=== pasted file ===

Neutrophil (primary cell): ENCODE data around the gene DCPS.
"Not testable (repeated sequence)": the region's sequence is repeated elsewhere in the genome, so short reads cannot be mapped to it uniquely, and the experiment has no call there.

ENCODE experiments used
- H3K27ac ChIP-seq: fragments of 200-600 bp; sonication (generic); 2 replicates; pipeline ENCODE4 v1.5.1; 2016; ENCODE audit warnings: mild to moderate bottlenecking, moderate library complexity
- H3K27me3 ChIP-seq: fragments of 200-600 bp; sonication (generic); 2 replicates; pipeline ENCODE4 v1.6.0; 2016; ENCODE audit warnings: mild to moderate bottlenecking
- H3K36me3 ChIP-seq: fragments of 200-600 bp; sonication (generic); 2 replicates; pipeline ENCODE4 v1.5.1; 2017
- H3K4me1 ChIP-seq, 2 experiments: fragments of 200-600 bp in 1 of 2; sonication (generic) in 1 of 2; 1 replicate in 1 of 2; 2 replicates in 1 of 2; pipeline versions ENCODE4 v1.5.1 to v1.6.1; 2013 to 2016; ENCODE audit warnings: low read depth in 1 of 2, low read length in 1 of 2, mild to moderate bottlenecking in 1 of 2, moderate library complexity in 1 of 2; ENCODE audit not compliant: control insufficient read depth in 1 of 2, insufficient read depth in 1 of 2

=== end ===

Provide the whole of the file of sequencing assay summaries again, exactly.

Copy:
Neutrophil (primary cell): ENCODE data around the gene DCPS.
"Not testable (repeated sequence)": the region's sequence is repeated elsewhere in the genome, so short reads cannot be mapped to it uniquely, and the experiment has no call there.

ENCODE experiments used
- H3K27ac ChIP-seq: fragments of 200-600 bp; sonication (generic); 2 replicates; pipeline ENCODE4 v1.5.1; 2016; ENCODE audit warnings: mild to moderate bottlenecking, moderate library complexity
- H3K27me3 ChIP-seq: fragments of 200-600 bp; sonication (generic); 2 replicates; pipeline ENCODE4 v1.6.0; 2016; ENCODE audit warnings: mild to moderate bottlenecking
- H3K36me3 ChIP-seq: fragments of 200-600 bp; sonication (generic); 2 replicates; pipeline ENCODE4 v1.5.1; 2017
- H3K4me1 ChIP-seq, 2 experiments: fragments of 200-600 bp in 1 of 2; sonication (generic) in 1 of 2; 1 replicate in 1 of 2; 2 replicates in 1 of 2; pipeline versions ENCODE4 v1.5.1 to v1.6.1; 2013 to 2016; ENCODE audit warnings: low read depth in 1 of 2, low read length in 1 of 2, mild to moderate bottlenecking in 1 of 2, moderate library complexity in 1 of 2; ENCODE audit not compliant: control insufficient read depth in 1 of 2, insufficient read depth in 1 of 2